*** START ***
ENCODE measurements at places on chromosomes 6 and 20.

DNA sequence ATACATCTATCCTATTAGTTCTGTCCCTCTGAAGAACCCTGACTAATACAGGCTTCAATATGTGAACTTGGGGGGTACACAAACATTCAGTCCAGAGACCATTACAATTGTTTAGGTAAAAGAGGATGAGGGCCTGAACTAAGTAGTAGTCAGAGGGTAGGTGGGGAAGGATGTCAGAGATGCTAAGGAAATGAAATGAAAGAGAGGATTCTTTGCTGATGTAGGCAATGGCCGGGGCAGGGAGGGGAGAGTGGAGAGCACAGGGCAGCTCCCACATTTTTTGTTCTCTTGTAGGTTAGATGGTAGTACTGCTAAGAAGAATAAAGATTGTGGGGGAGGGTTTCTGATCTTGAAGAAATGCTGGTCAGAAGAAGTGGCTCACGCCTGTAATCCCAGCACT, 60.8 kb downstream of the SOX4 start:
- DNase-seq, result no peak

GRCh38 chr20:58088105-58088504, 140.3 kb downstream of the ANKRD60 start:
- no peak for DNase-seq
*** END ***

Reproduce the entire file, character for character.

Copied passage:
ENCODE measurements at places on chromosomes 6 and 20.

DNA sequence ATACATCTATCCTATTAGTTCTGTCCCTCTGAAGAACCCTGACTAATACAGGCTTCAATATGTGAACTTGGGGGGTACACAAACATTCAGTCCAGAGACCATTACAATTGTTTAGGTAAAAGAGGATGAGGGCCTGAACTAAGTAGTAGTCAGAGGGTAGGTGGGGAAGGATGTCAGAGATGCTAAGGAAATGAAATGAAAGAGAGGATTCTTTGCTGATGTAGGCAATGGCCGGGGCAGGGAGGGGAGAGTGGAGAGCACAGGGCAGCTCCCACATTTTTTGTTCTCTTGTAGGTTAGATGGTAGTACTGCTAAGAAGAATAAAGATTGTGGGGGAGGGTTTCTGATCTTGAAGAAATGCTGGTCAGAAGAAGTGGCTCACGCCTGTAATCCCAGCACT, 60.8 kb downstream of the SOX4 start:
- DNase-seq, result no peak

GRCh38 chr20:58088105-58088504, 140.3 kb downstream of the ANKRD60 start:
- no peak for DNase-seq